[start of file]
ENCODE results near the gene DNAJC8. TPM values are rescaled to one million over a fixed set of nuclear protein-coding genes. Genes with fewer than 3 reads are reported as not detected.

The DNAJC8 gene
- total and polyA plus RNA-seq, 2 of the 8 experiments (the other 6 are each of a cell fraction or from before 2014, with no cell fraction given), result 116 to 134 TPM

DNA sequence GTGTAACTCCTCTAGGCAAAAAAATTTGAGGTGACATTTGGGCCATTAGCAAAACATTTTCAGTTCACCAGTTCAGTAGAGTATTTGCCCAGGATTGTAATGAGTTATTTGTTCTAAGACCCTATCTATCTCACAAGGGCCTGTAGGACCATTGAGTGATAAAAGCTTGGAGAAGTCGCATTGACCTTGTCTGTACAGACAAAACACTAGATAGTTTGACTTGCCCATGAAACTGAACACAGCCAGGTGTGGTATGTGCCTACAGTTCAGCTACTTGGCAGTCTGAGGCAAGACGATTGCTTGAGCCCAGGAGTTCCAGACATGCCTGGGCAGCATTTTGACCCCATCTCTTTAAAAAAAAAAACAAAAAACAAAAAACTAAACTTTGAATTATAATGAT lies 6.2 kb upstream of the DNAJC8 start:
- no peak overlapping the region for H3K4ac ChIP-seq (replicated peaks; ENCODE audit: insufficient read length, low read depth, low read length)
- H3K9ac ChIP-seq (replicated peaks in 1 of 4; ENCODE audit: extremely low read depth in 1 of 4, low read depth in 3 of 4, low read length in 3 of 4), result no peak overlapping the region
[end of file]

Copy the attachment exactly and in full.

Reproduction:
ENCODE results near the gene DNAJC8. TPM values are rescaled to one million over a fixed set of nuclear protein-coding genes. Genes with fewer than 3 reads are reported as not detected.

The DNAJC8 gene
- total and polyA plus RNA-seq, 2 of the 8 experiments (the other 6 are each of a cell fraction or from before 2014, with no cell fraction given), result 116 to 134 TPM

DNA sequence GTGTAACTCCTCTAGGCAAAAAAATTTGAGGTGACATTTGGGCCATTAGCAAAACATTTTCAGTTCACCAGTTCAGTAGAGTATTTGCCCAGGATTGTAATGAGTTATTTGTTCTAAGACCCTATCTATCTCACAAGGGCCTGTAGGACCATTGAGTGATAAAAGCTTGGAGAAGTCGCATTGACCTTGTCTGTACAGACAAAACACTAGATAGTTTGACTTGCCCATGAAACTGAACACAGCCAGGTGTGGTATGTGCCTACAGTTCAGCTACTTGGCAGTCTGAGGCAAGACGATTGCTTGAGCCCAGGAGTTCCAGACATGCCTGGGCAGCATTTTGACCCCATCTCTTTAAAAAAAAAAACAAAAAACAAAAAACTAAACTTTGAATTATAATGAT lies 6.2 kb upstream of the DNAJC8 start:
- no peak overlapping the region for H3K4ac ChIP-seq (replicated peaks; ENCODE audit: insufficient read length, low read depth, low read length)
- H3K9ac ChIP-seq (replicated peaks in 1 of 4; ENCODE audit: extremely low read depth in 1 of 4, low read depth in 3 of 4, low read length in 3 of 4), result no peak overlapping the region